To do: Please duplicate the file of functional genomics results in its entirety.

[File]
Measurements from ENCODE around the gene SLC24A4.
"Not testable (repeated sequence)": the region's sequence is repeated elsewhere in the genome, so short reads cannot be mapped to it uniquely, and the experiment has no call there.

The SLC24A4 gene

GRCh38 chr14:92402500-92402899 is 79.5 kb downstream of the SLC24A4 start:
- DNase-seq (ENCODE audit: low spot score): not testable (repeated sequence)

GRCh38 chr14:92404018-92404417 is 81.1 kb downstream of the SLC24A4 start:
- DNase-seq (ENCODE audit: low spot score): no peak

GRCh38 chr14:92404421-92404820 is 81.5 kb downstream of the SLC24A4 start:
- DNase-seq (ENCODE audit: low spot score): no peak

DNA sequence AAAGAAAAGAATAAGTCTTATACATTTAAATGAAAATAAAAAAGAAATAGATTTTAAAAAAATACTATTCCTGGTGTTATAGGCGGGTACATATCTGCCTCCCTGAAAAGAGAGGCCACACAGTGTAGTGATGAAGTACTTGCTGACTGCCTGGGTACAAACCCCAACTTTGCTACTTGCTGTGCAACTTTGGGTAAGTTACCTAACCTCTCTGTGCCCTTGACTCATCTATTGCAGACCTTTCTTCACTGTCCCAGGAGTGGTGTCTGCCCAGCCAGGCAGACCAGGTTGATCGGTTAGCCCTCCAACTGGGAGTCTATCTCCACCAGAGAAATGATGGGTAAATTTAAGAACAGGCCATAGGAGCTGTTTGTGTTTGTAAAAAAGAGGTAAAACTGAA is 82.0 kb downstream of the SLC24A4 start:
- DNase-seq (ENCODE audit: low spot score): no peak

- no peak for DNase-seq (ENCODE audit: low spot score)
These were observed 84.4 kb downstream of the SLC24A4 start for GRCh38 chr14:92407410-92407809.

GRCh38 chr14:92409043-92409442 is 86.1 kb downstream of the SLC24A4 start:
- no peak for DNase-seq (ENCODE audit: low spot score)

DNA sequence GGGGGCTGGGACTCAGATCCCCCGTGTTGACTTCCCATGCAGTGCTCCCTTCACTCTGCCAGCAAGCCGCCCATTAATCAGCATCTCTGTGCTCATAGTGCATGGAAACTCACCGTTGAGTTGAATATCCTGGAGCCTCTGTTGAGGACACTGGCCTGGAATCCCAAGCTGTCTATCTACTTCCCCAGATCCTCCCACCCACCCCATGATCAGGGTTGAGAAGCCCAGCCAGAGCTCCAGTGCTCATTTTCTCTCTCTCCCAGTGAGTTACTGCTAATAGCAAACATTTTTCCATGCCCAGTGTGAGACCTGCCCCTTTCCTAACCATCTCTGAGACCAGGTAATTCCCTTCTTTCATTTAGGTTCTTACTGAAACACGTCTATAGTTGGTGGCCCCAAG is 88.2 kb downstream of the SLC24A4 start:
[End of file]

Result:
Measurements from ENCODE around the gene SLC24A4.
"Not testable (repeated sequence)": the region's sequence is repeated elsewhere in the genome, so short reads cannot be mapped to it uniquely, and the experiment has no call there.

The SLC24A4 gene

GRCh38 chr14:92402500-92402899 is 79.5 kb downstream of the SLC24A4 start:
- DNase-seq (ENCODE audit: low spot score): not testable (repeated sequence)

GRCh38 chr14:92404018-92404417 is 81.1 kb downstream of the SLC24A4 start:
- DNase-seq (ENCODE audit: low spot score): no peak

GRCh38 chr14:92404421-92404820 is 81.5 kb downstream of the SLC24A4 start:
- DNase-seq (ENCODE audit: low spot score): no peak

DNA sequence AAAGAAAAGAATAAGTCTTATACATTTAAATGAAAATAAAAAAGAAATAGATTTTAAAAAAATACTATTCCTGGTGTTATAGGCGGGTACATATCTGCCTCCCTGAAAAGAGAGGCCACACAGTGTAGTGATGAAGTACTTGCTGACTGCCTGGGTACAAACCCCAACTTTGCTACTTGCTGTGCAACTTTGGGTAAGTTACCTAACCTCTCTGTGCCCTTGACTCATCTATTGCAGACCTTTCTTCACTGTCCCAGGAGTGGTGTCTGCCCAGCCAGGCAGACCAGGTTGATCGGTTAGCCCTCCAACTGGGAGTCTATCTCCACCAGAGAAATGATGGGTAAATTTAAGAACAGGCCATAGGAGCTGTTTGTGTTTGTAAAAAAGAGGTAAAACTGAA is 82.0 kb downstream of the SLC24A4 start:
- DNase-seq (ENCODE audit: low spot score): no peak

- no peak for DNase-seq (ENCODE audit: low spot score)
These were observed 84.4 kb downstream of the SLC24A4 start for GRCh38 chr14:92407410-92407809.

GRCh38 chr14:92409043-92409442 is 86.1 kb downstream of the SLC24A4 start:
- no peak for DNase-seq (ENCODE audit: low spot score)

DNA sequence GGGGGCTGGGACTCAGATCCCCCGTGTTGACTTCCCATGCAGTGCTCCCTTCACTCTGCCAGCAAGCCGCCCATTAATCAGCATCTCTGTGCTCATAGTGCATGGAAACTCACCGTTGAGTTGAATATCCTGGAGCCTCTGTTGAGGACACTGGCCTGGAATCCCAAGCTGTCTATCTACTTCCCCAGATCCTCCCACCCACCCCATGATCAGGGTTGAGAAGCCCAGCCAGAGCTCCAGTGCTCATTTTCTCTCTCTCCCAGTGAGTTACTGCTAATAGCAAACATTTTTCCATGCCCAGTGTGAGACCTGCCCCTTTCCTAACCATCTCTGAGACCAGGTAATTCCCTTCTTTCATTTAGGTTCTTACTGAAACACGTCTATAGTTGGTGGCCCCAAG is 88.2 kb downstream of the SLC24A4 start: